TOP, in partnership with the British Group of the Inter-Parliamentary Union, hosted a briefing on 6th November from Lord Green of Hurstpierpoint, Minister of State for Trade and Investment, on preparations for the World Trade Organisation (WTO) Ministerial which will be held in Bali from 3 to 6 December. The briefing was chaired by the BGIPU Chairman, Robert Walter MP and participants from both Houses had the opportunity to discuss key challenges and expected outcomes with Lord Green who will also be one of the Vice-Chairs (along with counterparts from Peru and Rwanda) of the Bali Ministerial.
Lord Green said we have an important opportunity in Bali to demonstrate that the Doha development round is not dead and to prove the WTO has a significant strategic role to play in the world’s economic development. He said the key objective for the new WTO Director-General, Roberto Azevêdo, was to try to pull together a consensus behind a cohesive package of measures to be signed off by WTO members in Bali.
Lord Green said any outcome would not be the end of a process, but a continuation of a much broader agenda. A post-Bali roadmap will be needed, that includes other aspects of the original Doha Round and updates the agenda to align with world trading priorities 12 years on from when the Round first started. It is important to recognise that a trade facilitation deal, if achieved, would be worth around half of all the benefits of Doha. It is also very clear that every single country gains from it, albeit some more than others.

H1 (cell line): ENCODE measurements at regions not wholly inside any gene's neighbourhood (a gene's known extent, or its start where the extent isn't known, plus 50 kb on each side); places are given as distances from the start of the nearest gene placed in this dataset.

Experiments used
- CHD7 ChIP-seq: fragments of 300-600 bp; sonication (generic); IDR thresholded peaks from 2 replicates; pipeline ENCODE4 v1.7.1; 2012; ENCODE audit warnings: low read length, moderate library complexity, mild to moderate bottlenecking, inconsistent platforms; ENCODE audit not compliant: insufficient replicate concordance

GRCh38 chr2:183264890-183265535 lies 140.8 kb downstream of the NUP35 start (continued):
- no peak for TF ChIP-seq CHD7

As is usual in such complex international negotiations, Lord Green noted there was a range of other issues that must be addressed in order to reach an agreement. Least and less developed countries were looking for assurances of adequate technical assistance to help meet their multilateral trade commitments. There have been some good proposals coming from the ACP and they need to be taken seriously because they are realistic and would make a great deal of difference to sensible implementation. There are also proposals on food security and agricultural export subsidies which will need to be discussed.
Lord Green said the next few weeks will be crucial and an immense amount of work is underway to get as much agreed as possible in advance of Bali. At the meeting itself, members will need to achieve high-level political agreement to get the total package over the line, and all the interlocking elements would need to fall into place to ensure this. Significant work remains to be done to secure a deal that would greatly improve conditions for world trade and provide better prospects for global economic development.